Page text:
Technical Women

Figure 1. Mary Lou Jepsen


  • Log-structured file systems (LFS)

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FFS: Questions?

On To The '90s

FFS circa 1982.

Fast forward: it’s now 1991. What’s different?
  • "(Everything I Do) I Do It for You" replaces "Eye of the Tiger".

  • "The Silence of the Lambs" replaces "Gandhi".

OK, so what’s different about disks?

Computers Circa 1991

  • Disk bandwidth is improving rapidly, meaning the operating system can stream reads or writes to the disk faster.

  • Computers have more memory. Up to 128 MB! (Whoa.)

  • And, alas, disk seek times are … still dog slow!

Using What We Got

So, if we can solve this pesky seek issue we can utilize growing disk bandwidth to improve file system performance.

  • Oh, by the way: we’ve got a bunch of spare memory lying around. Might that be useful?

Use a Cache!

How do we make a big slow thing look faster?
  • Use a cache! Or, put a smaller, faster thing in front of it.

  • In the case of the file system the smaller, faster thing is memory.

  • We call the memory used to cache file system data the buffer cache.

A New Hope

  • With a large cache, we should be able to avoid doing almost any disk reads.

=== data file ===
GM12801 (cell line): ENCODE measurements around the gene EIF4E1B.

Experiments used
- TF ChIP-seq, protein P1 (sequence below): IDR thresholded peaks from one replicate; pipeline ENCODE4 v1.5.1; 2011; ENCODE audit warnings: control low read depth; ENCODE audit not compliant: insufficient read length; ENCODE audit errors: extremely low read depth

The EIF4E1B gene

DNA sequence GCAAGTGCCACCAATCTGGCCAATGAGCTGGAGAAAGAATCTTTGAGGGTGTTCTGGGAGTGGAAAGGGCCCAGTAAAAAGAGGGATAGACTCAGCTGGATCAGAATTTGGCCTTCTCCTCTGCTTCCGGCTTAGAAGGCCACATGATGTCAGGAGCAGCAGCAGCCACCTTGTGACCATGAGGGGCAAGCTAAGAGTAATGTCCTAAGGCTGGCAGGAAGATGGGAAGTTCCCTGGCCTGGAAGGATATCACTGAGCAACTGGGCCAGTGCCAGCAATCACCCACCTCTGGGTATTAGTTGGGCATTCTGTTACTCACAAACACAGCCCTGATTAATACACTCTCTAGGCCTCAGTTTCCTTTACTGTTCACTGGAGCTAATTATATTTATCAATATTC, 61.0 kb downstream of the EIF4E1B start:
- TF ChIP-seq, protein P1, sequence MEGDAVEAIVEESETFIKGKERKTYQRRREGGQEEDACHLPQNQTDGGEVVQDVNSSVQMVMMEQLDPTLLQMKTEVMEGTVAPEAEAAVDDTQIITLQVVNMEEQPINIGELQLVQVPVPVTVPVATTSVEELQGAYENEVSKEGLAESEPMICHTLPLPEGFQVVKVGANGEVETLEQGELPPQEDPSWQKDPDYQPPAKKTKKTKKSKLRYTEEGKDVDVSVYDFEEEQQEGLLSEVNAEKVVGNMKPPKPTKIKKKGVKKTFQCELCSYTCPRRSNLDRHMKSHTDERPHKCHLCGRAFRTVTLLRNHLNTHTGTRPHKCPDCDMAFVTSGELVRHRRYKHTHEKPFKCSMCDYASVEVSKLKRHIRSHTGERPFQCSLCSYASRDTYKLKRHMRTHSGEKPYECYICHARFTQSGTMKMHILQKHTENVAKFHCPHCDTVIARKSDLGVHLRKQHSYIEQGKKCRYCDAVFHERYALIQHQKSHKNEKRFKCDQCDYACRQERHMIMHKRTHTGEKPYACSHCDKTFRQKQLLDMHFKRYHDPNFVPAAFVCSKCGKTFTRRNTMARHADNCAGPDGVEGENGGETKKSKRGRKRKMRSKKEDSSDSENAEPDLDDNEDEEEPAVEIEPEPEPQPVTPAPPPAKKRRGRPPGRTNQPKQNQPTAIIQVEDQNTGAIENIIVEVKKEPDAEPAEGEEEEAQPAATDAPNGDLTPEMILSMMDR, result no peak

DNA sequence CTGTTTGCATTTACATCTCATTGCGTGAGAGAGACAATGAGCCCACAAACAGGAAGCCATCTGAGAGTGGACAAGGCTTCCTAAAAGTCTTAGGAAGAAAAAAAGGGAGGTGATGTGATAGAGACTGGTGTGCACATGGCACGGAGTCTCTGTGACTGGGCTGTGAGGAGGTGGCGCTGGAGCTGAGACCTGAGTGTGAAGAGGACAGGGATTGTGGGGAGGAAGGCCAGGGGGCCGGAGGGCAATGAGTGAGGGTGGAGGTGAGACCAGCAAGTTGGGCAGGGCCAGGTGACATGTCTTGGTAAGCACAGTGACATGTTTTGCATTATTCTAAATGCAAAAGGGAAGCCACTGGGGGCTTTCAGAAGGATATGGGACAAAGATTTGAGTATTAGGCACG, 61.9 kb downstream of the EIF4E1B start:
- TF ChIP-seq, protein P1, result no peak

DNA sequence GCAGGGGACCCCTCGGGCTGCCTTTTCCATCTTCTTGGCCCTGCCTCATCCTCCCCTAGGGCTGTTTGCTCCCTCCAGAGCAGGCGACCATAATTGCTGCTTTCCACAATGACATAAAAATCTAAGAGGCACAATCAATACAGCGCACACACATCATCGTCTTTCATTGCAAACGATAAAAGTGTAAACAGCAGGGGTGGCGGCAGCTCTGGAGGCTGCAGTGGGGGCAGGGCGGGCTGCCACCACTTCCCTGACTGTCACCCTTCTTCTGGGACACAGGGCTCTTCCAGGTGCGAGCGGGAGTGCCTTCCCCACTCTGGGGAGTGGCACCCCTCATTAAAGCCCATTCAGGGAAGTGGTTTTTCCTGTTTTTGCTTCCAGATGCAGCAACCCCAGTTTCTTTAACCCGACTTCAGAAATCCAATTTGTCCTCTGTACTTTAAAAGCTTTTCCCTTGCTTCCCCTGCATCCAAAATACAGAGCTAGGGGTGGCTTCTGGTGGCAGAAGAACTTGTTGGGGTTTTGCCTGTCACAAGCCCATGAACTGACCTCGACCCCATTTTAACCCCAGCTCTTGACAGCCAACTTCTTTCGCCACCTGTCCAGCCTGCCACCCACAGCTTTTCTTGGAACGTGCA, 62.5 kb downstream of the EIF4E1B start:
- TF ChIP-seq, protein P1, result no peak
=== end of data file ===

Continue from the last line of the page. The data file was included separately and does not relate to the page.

• But we will still have to do disk writes, but the cache will still help collect small writes in memory until we can do one larger write.

Forget for a minute everything you’ve learned about file system design and answer the following question:

What’s the best way to avoid seeks when writing?
  • Write everything to the same place!

Log Structured File Systems

Invented and implemented at Stanford by then-faculty John Ousterhout and now-faculty Mendel Rosenblum.

Main idea: all writes go to an append-only log.
  • Great…​ um…​ how do we do that?

A Normal Write

Example: let’s say we want to change an existing byte in a file.

What would we normally do?
  1. Seek to read the inode map.

  2. Seek to read the inode.

  3. Seek to write (modify) the data block.

  4. Seek to write (update) the inode.

A Normal Write

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A Cached-Read Write

Let’s assume that our big friendly cache is going to soak up the reads.

Now what happens?
  1. *Seek to read the inode map.*

  2. *Seek to read the inode.*

  3. Seek to write (modify) the data block.

  4. Seek to write (update) the inode.

A Cached-Read Write

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An LFS Write

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I See What You Did There

Elegant solution! Reads are handled by the cache. Writes can stream to the disk at full bandwidth due to short seeks to append to the log.

  • But some thorny details to address.

When Do Writes Happen?

Want to stream as many writes to disk together as possible to maximize usage of disk bandwidth.

When do we write to the log?
  • When the user calls sync, fsync or when blocks are evicted from the buffer cache.

Locating LFS inodes

How did FFS translate an inode number to a disk block?
  • It stored the inode map in a fixed location on disk.

Why is this a problem for LFS?
  • inodes are just appended to the log and so they can move!

And so what do you think that LFS does about this?
  • Yep, it logs the inode map.

LFS metadata

What about file system metadata: inode and data block allocation bitmaps, etc.?